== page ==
St. Jude Children’s Research Hospital scientists have discovered a gene associated with about half of glucocorticoid resistance in children with the most common paediatric cancer.
Researchers have also identified a drug that may counter resistance.
The research appears today in the journal Nature Cancer.
St. Jude researchers developed a novel strategy to identify genes that cause leukaemia cells to be resistant to chemotherapy.
The approach extends the momentum generated by whole genome sequencing and shows the power of incorporating other dimensions of the genome.
Investigators used the method to identify a new gene, CELSR2, associated with acute lymphoblastic leukaemia (ALL) resistance to glucocorticoids.
It is one of 14 newly identified genes implicated in resistance to steroids, drug that are essential for curing ALL.
The findings led investigators to the drug venetoclax and evidence that it may reverse resistance.
“Drug resistance is a major cause of treatment failure for children and adults with disseminated cancers like leukaemia,” said corresponding author William Evans, Pharm.D., of the St. Jude Department of Pharmaceutical Sciences. Although about 90% of children and adolescents with acute lymphoblastic leukaemia (ALL) now become long-term survivors, ALL remains a leading cause of paediatric cancer deaths and is less curable in adults.
“Steroids play an essential role in the treatment of acute lymphoblastic leukaemia,” Evans said. “About 20% of children with acute lymphoblastic leukaemia and twice as many adults are highly resistant. Yet, the underlying cause of resistance often remains unknown.”
For answers, researchers measured six types of genomic and epigenetic features in leukaemia cells, then created a computational pipeline to aggregate each genetic feature to individual genes.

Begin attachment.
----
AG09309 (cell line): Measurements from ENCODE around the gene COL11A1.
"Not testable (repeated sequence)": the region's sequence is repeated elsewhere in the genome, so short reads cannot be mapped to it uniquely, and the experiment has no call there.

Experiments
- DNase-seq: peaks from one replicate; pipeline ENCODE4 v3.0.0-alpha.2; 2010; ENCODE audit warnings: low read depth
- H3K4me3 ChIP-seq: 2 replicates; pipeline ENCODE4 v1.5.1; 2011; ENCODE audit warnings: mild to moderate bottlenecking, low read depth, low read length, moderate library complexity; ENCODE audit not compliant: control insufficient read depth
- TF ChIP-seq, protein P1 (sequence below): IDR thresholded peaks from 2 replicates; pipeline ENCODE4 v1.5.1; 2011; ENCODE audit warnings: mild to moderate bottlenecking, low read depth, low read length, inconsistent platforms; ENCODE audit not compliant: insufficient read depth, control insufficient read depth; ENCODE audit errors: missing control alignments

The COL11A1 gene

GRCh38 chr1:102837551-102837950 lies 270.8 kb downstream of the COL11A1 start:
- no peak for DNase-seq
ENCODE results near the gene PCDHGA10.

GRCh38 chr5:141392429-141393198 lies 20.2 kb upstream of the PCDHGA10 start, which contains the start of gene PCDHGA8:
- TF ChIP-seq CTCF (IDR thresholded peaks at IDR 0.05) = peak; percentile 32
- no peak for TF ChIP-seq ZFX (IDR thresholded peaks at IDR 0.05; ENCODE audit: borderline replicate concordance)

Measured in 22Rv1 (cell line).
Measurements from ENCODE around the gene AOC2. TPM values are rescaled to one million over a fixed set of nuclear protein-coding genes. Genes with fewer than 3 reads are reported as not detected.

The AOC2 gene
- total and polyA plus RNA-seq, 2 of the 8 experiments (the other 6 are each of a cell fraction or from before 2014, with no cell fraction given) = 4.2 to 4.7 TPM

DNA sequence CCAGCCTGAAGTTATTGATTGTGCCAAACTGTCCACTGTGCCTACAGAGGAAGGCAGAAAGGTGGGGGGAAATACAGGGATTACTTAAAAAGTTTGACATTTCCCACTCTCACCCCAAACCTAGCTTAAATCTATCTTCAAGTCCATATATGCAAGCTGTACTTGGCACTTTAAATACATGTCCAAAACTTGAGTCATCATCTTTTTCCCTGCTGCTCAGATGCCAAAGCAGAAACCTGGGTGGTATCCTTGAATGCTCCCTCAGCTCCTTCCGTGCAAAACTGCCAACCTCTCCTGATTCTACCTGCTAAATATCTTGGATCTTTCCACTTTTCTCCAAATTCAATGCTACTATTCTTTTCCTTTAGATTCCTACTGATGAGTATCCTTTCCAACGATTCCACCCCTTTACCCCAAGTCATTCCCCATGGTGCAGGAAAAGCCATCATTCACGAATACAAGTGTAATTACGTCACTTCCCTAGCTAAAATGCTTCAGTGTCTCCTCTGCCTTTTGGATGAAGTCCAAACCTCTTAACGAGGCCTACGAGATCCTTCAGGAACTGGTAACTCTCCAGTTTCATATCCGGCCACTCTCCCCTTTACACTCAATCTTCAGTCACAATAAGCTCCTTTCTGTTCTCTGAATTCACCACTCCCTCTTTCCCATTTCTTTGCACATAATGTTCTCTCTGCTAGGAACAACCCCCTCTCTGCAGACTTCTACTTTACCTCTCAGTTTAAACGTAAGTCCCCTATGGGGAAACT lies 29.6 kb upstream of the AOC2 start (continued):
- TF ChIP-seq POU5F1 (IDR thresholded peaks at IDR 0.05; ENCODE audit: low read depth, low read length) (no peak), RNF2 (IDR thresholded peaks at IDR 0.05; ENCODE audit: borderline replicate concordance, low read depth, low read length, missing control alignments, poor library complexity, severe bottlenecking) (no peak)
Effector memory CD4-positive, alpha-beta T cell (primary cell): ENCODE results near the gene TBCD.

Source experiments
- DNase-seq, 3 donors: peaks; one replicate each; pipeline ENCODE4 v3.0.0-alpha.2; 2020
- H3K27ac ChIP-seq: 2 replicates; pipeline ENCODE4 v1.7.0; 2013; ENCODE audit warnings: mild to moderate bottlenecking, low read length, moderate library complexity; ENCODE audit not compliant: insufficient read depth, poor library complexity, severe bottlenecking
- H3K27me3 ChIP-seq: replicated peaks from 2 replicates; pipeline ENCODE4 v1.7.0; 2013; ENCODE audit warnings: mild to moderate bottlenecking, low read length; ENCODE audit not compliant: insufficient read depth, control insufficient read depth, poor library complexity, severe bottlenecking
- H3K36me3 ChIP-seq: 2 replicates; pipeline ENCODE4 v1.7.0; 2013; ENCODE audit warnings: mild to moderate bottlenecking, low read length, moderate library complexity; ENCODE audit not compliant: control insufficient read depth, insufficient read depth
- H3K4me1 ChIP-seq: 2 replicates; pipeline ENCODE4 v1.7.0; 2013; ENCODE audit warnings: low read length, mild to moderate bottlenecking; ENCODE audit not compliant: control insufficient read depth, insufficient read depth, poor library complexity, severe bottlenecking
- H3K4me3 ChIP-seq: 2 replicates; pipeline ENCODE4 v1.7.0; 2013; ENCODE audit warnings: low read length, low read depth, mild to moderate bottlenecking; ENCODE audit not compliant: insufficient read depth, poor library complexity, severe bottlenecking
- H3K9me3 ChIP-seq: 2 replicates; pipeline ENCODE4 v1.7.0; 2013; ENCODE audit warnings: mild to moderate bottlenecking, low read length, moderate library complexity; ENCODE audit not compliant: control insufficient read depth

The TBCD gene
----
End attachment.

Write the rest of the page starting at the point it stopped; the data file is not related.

The goal was to determine which genes were most strongly associated with steroid resistance.
Then researchers used cutting-edge methods like CRISPR gene editing and a sophisticated statistical tool to prioritise genes for further investigation.
This study focused on leukaemia resistance to steroids such as prednisone and dexamethasone.
The pipeline is also being used to study leukaemia resistance to 14 other cancer drugs.
The methods included analysing and validating data from about 500 St. Jude patients newly diagnosed with ALL.
Investigators looked for connections between steroid resistance and gene variations, gene expression, gene regulation and other factors.
Co-author Cheng Cheng, Ph.D., of the St. Jude Department of Biostatistics and his colleagues developed a statistical tool to rank the contribution of more than 19,700 genes to steroid resistance.
The tool is called truncated aggregation of P-values or TAP.
Working in a human ALL cell line, investigators used CRISPR gene editing to knock out genes across the genome as another way to recognise drug resistance.
Along with identifying novel genes, the strategy identified 78% of the 38 genes known to cause steroid resistance and 100% of the molecular pathways involved.
CELSR2 was the gene most strongly associated with steroid resistance.
Decreased CELSR2 expression in leukaemia cells from patients and ALL cells in the lab was associated with increased steroid resistance.
About half of steroid-resistant ALL in children and adults in this study had reduced CELSR2 expression.
Researchers showed that reduced levels of CELSR2 protein likely contributes to steroid resistance by promoting increased expression of the protein BCL2.
The protein inhibits a cell death pathway. Venetoclax, a drug commonly used to treat leukaemia subtypes common in older adults, inhibits BCL2.
In a model system in the laboratory and in mice with human ALL expressing low CELSR2, venetoclax mitigated steroid resistance by inhibiting BCL2.
Mice with steroid-resistant human ALL lived longer when steroid treatment was combined with venetoclax.
“The findings point to the potential benefit of combining venetoclax with current remission-induction therapy as a strategy to overcome steroid resistance and improve the effectiveness of ALL chemotherapy,” Evans said.